Carving a career in eSports


MLBB was released in 2016 and players team up to take on enemies in a five vs five battle. — Photos: Moonton

After having to suffer through long working hours, Muhammad Saiful “Inferni” Aujang came to the realisation that eSports could be a more profitable career than “traditional work”.

Fresh out of secondary school with his Sijil Pelajaran Malaysia (SPM) certificate, the only work he could find in 2013 was in a factory packing baked goods for RM4.50 an hour.

A gamer since secondary school and having been ranked as one of the top players in the Malaysian server’s Match Making Rating (MMR), he mulled about entering the competitive league for multiplayer online battle arena (Moba) game Dota 2.

“When I wanted to get into eSports back then, mum said I will need to get a real job first. She doesn’t like her kids just playing games,” he said, explaining that he turned to part time work to allay her concerns.

Working hard and clocking in the hours only earned him about RM1,200 a month. In comparison, his winnings from eSports tournaments raked in about RM2,000.

Though eSports may not need a diploma or degree, he said, it still demanded raw talent.

Solo players – who only play in temporary teams – can raise their profile through tournaments though it’s harder compared with being in a team, he added.

He started with Dota 2 but jumped to Mobile Legends: Bang Bang (MLBB), also a Moba but is played on a smartphone instead.

Though eSports may not need a diploma or degree, says Muhammad Saiful, it still demands raw talent.Though eSports may not need a diploma or degree, says Muhammad Saiful, it still demands raw talent.

A stint with team RED eSports in an amateur league, Muhammad Saiful said, netted him RM500 as base pay, a cut of tournament cash prizes, bonuses for performing well in big games in the form of cash and sometimes even merchandise such as branded shoes worth a few thousand ringgit.

Playing in the MLBB amateur league led him to cross paths with Tuan Azrin Izzuddin Tuan Abu Bakar who was then managing Terengganu’s team in the Malaysian Games (Sukma).

When Tuan Azrin Izzuddin got head hunted by Johor-based entrepreneur Nureddy Nursal to form an eSports team, he recruited Muhammad Saiful and his two younger brothers – Muhammad Aizat “Ijat” Aujang and Muhammad Irfan “Sepat” Aujang.

Muhammad Saiful said his family is now more open to eSports and allowed his brothers to take part as long as they could prove they had the mettle to go pro.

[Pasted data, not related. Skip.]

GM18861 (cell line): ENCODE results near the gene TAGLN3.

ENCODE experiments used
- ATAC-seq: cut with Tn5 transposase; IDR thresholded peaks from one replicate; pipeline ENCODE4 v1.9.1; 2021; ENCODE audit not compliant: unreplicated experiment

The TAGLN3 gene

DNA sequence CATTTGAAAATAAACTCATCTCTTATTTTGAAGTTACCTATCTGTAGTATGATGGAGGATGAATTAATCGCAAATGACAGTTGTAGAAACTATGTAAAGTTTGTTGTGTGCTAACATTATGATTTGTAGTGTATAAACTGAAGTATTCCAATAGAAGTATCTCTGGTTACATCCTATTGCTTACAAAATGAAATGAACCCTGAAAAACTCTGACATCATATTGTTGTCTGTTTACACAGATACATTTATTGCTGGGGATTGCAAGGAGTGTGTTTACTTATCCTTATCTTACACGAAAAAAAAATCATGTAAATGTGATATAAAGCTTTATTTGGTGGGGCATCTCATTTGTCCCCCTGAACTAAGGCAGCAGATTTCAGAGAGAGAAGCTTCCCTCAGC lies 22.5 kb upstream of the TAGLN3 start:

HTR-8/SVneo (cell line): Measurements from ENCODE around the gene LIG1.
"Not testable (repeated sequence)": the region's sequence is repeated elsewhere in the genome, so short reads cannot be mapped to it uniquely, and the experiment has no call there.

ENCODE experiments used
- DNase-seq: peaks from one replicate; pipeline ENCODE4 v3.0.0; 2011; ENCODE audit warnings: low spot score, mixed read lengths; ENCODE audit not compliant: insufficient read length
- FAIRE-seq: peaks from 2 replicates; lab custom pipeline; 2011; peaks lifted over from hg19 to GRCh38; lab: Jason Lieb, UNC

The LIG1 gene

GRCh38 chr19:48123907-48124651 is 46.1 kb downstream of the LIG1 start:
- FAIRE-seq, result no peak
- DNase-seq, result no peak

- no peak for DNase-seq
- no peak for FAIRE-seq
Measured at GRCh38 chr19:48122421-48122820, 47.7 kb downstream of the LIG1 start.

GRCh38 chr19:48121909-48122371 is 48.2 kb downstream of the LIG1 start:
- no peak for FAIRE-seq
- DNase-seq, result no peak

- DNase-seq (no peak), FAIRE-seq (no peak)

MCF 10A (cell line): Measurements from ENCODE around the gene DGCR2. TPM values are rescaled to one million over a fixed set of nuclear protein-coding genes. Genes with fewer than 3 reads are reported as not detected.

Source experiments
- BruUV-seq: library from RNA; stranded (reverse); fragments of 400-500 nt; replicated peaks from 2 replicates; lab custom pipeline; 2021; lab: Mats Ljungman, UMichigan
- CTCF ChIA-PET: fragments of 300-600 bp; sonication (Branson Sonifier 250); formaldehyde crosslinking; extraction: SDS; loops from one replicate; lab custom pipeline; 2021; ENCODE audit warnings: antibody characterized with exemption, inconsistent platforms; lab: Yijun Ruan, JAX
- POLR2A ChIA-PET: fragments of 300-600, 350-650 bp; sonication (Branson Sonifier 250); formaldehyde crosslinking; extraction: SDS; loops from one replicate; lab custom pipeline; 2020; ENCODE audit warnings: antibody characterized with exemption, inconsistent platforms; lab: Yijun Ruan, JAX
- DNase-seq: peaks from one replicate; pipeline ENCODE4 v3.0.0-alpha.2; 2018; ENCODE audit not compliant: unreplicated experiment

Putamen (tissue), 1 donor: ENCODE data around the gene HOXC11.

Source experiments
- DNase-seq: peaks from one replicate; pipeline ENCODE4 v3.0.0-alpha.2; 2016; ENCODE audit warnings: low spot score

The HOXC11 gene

They joined Muhammad Nazhan “Chibii” Mohd Nor (who previously played for the Terengganu’s team) and Muhammad Haniff “Anipp” Abdul Rashid to form the team HomeBois.

HomeBois competed with 1,700 squads in the online qualifier for Mobile Legends: Bang Bang Professional League (MPL) Season 7, emerging as one of the top two teams.

Though the team made it to the playoffs, it was eliminated in the first round.

In addition to fighting other player controlled characters, players can also battle against neutral monsters on the map. — MLBBIn addition to fighting other player controlled characters, players can also battle against neutral monsters on the map. — MLBB

“Nureddy is super supportive of the players and gives them space to perform without the pressure.

“This makes them feel more like a family than employees, which is part of the reason why I’m happy to keep working with HomeBois even though I have received offers from elsewhere,” said Tuan Azrin Izzuddin.

HomeBois also has a merchandising arm to help sustain itself, he said, though it has yet to sign any sponsorship deals.

And the management doesn’t take a cut from the player’s winnings, making their jobs more sustainable.

Asked if he would go full-time now he is playing pro, Muhammad Saiful said he plans to do so next year, as qualifying for the current season guarantees the team a slot in next year’s tournament.

Muhammad Saiful, who has since graduated from college and is working as a full-time programmer, said he is considering a career as an eSports coach or analyst when he retires as an athlete.

“Things have changed a lot for players, a career in eSports is more common now,” he said.

Tuan Azrin Izzuddin pointed out that there are many alternatives to being a pro athlete, including being a play tester or tournament marshal.

He said eSports now offers better paying jobs even for those outside of the Klang Valley, as there are many bigger tournaments with better prizes across the country.

Streamers too are in luck as they can work remotely and build a fan base regardless of where they are located.

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